Is an hour really that subversive?

Audrey Watters said:

we’re seeing calls for an hour: “A Genius Hour.” “An Hour of Code.” An hour.

Is that hour really that subversive? What does it mean that schools are applauded when students are sanctioned – for one hour – to follow their passions? What message does that send them about the rest of their day and week at school? Does an hour even count as incremental change?

Are these efforts transformative? And are they sustainable? Will these hours or days remain in place? Or will they face the same fate of Google’s policy, and be quickly set aside when schools’ goals trump students’ interests?

Don’t we need to think about how to re-evaluate 100% of time in order to make school more student-centered, not simply fiddle with a fraction of it?


3 Responses to “Is an hour really that subversive?”

  1. As a parent I am regularly dismayed at how much time is outright wasted at school. How little my daughters learn in an average class, and how often I end up teaching them the content they should have learned in school in the evenings, when we should be enjoying family time instead of learning math and spelling. My kids are tired in the evening and yet learn in minutes what apparently was not effectively taught in hours of school — class time seemingly more devoted to classroom management than content. What particularly rankles is when I go to share a family movie on the weekend with my kids, they say they’ve already seen it at school. “Thursdays are movie afternoons if we earn points for good behaviour.”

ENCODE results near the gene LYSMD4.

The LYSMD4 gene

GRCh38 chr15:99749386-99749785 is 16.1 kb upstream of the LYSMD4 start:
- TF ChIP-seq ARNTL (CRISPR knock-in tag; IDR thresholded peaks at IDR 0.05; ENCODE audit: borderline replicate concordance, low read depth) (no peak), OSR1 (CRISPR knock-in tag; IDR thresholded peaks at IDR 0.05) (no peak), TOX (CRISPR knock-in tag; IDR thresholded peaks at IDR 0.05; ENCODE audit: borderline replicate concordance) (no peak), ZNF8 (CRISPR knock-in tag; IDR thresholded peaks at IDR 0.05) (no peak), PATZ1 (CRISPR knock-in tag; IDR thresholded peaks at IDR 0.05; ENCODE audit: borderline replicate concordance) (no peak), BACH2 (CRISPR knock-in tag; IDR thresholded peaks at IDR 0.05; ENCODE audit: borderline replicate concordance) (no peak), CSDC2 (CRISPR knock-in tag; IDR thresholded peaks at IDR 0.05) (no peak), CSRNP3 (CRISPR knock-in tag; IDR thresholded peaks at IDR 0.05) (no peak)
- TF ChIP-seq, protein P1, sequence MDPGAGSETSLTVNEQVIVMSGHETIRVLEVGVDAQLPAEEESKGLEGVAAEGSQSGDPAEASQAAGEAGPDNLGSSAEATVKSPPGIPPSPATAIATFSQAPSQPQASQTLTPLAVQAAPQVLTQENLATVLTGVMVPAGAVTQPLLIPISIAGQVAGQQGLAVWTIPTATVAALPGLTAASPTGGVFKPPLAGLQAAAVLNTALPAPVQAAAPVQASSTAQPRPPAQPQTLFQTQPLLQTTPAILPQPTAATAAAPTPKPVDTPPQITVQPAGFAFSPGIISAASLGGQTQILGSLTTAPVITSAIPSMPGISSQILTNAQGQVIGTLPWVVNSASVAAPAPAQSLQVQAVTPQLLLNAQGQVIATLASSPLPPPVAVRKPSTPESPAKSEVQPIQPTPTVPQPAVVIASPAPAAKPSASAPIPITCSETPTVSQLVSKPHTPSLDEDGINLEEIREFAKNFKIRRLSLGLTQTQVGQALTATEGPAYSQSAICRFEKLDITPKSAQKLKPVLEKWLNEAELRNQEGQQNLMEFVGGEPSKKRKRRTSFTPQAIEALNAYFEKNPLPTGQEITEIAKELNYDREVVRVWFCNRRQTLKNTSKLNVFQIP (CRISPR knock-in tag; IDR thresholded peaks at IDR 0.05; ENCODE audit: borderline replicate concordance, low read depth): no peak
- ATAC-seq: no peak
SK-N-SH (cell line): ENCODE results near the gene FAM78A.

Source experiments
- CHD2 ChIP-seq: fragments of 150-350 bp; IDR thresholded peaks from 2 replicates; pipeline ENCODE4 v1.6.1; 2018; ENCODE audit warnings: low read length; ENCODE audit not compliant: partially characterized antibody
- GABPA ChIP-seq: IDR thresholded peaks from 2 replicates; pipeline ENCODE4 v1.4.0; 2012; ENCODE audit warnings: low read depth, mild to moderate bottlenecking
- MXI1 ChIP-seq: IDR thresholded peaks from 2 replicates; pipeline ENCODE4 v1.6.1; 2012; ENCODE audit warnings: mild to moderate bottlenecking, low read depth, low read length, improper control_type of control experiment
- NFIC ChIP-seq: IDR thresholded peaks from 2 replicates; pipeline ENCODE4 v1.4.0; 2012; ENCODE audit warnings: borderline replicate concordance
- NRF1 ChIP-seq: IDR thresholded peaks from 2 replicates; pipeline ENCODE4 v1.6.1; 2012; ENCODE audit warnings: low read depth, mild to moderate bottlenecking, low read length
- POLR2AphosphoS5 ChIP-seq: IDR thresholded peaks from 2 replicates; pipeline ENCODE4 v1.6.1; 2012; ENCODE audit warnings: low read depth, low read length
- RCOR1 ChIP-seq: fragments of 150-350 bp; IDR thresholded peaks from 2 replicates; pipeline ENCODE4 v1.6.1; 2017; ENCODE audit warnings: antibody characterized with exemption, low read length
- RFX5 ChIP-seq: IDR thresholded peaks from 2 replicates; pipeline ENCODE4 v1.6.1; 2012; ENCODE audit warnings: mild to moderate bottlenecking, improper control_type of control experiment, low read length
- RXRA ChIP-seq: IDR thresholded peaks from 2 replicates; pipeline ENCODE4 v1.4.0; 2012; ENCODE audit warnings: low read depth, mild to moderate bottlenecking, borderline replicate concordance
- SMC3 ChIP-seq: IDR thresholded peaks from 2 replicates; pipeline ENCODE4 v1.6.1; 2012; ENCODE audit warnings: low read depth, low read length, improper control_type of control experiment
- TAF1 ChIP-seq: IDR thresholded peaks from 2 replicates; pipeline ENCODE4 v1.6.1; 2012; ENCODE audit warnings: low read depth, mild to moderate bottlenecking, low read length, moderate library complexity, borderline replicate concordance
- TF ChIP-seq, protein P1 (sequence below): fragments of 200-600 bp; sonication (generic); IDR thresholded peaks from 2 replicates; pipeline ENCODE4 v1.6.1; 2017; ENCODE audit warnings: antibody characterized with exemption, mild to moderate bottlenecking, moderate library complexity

“I thought Fridays were for that?”
    “No, Fridays are for spirit assemblies and sports days or popcorn parties.”
    Well, you get my drift. I just think it would be nice if class time were for math — where teachers actually taught some math — and weekends were for family movies with, you know, the family– rather than the other way around ,as appears to be the case now….

  2. I look at the Hour of Code as a good start–-it gets kids interested in coding and helps teachers get comfortable with the technology. I don’t think’s goal has been to stop at one hour. They want students to do more, but they had to start somewhere. Now there’s a twenty hour course. Hopefully teachers and administrators follow through with it.

  3. I would echo Bryan’s comments as they apply to Genius Hour. Genius Hour challenges children to explore their own passions, and substantiates individual giftedness and the aptitude of children to make a difference. The intention here has never been to stop at one hour but to light intense fires that spark connections in the classroom and beyond.
    While I understand Audrey’s concern, Genius Hour speaks of an attitude about the value and possibility within every child, one that must seep its way into every classroom. In that case what we do for children is indeed sustainable, For it must be.

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